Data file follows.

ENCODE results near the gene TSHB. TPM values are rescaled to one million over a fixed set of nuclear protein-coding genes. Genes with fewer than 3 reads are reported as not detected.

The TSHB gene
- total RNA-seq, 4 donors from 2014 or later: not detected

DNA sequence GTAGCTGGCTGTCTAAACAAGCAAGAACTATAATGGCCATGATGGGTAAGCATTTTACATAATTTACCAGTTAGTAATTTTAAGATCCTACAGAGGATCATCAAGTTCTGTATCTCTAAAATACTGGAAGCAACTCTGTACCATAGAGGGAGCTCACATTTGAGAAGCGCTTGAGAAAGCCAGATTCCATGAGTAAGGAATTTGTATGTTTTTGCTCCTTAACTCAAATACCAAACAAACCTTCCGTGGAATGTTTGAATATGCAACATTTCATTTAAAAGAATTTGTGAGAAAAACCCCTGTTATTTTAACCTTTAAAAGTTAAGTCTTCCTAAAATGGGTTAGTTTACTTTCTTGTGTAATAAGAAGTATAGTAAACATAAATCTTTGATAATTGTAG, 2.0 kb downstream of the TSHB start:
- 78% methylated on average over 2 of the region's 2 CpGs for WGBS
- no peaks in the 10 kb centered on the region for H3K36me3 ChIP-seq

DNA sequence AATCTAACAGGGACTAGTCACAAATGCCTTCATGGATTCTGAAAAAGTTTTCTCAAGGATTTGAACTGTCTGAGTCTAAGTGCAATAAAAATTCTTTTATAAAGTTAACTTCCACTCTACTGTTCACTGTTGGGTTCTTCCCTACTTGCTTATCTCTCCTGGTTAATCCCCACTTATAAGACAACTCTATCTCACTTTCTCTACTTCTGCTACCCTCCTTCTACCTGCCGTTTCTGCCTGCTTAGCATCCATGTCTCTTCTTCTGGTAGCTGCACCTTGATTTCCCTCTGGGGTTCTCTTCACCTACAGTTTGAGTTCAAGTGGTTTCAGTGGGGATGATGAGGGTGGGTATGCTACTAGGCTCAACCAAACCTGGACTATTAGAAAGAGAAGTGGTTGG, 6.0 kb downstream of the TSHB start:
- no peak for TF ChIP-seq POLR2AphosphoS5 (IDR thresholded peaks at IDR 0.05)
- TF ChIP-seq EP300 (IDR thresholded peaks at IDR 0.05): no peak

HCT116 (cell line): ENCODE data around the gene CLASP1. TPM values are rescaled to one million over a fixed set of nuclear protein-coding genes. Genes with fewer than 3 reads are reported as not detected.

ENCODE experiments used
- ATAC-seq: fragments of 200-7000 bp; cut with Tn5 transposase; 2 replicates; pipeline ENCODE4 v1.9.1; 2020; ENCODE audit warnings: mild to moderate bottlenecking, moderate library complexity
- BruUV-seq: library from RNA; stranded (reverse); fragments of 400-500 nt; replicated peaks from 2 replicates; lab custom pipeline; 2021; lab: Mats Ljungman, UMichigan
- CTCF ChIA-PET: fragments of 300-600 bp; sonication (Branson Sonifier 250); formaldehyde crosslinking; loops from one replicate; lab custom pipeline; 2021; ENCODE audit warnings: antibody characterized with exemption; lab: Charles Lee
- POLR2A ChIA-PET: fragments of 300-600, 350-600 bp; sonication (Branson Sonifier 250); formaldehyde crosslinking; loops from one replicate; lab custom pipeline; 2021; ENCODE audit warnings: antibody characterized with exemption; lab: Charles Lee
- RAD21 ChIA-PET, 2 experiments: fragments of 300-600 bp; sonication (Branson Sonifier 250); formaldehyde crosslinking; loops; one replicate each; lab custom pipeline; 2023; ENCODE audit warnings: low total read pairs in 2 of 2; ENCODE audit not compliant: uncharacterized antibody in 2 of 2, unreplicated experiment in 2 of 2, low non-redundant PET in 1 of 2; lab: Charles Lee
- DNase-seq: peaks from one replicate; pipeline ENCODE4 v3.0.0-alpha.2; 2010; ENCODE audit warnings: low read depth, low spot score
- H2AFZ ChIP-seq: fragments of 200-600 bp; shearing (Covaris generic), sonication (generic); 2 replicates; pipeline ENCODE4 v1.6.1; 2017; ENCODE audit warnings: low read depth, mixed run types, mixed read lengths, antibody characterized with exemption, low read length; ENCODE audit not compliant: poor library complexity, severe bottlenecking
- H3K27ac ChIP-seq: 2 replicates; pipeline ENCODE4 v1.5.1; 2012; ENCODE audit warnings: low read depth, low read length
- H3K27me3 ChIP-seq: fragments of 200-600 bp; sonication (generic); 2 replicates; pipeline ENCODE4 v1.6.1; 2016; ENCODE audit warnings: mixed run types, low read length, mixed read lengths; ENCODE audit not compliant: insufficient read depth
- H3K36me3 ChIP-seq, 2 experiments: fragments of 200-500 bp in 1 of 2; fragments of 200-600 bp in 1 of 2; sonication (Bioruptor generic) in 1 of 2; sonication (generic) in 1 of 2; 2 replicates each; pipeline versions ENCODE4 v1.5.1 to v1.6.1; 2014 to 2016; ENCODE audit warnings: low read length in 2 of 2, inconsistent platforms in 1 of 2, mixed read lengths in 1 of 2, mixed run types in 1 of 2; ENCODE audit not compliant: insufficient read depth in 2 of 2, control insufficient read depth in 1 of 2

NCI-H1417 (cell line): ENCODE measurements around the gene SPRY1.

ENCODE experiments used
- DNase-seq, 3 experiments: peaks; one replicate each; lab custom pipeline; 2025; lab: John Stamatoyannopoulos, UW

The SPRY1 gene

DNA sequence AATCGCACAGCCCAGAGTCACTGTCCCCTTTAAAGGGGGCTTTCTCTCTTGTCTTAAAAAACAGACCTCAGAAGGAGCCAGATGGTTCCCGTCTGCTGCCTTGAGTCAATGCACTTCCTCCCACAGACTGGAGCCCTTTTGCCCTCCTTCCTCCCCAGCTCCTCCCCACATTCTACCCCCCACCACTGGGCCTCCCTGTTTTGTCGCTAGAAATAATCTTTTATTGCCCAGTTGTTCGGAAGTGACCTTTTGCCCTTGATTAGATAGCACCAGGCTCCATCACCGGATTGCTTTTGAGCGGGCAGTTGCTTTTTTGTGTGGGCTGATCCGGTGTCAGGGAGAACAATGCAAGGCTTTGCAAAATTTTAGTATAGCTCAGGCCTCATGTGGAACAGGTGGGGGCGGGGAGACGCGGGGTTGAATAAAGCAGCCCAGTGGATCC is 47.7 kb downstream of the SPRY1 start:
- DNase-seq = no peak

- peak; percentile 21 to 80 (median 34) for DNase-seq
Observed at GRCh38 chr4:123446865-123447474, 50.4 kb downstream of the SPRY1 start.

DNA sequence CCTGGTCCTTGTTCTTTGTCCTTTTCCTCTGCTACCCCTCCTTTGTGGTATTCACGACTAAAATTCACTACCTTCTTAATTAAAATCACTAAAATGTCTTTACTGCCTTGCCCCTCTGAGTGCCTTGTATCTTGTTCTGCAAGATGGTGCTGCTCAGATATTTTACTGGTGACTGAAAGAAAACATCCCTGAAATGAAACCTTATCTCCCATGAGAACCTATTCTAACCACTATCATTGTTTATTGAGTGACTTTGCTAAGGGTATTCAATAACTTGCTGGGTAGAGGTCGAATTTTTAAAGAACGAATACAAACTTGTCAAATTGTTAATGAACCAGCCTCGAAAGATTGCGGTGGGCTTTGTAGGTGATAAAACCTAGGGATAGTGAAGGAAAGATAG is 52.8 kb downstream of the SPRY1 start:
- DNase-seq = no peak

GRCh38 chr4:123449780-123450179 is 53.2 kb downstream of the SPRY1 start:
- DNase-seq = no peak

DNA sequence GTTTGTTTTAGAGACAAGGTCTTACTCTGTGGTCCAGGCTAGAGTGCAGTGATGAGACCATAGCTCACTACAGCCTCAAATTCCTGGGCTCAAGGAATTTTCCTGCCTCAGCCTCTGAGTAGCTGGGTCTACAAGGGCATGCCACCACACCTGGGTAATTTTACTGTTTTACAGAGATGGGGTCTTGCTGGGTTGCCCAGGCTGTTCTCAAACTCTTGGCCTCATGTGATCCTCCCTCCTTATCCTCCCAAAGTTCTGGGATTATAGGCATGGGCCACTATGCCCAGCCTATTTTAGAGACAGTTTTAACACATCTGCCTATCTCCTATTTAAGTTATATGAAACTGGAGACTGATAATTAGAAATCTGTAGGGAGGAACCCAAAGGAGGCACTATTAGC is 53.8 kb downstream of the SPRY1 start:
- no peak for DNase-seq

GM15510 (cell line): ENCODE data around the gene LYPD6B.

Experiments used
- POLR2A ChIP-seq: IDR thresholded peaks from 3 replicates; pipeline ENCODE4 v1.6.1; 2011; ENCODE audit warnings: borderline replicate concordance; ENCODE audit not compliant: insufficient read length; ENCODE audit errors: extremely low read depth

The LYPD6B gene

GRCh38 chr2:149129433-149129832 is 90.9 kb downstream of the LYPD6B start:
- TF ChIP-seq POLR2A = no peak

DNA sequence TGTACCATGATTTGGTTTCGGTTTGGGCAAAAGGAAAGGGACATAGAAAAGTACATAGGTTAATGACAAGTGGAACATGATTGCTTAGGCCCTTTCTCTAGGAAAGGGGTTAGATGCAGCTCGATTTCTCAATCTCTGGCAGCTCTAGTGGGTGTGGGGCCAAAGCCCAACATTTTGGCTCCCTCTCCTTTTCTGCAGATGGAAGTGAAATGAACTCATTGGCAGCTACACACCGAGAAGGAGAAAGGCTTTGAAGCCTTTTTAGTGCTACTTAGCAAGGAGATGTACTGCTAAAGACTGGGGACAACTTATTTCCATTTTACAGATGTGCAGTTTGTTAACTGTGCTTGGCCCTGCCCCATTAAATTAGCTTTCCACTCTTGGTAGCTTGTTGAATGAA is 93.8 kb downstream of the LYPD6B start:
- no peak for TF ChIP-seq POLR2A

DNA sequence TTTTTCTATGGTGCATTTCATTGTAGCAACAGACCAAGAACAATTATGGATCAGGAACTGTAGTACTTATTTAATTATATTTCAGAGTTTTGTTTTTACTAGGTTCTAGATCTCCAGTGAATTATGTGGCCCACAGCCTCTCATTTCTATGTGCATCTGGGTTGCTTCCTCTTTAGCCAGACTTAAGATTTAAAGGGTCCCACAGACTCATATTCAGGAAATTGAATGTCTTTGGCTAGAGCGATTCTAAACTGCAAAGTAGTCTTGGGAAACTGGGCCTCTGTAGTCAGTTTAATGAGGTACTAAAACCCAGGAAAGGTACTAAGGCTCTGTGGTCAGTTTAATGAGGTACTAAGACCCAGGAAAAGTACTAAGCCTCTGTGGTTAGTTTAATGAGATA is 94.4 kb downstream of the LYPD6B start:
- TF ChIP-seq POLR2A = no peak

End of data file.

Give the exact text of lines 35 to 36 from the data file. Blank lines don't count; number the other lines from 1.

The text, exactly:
- no peak for DNase-seq

GM15510 (cell line): ENCODE data around the gene LYPD6B.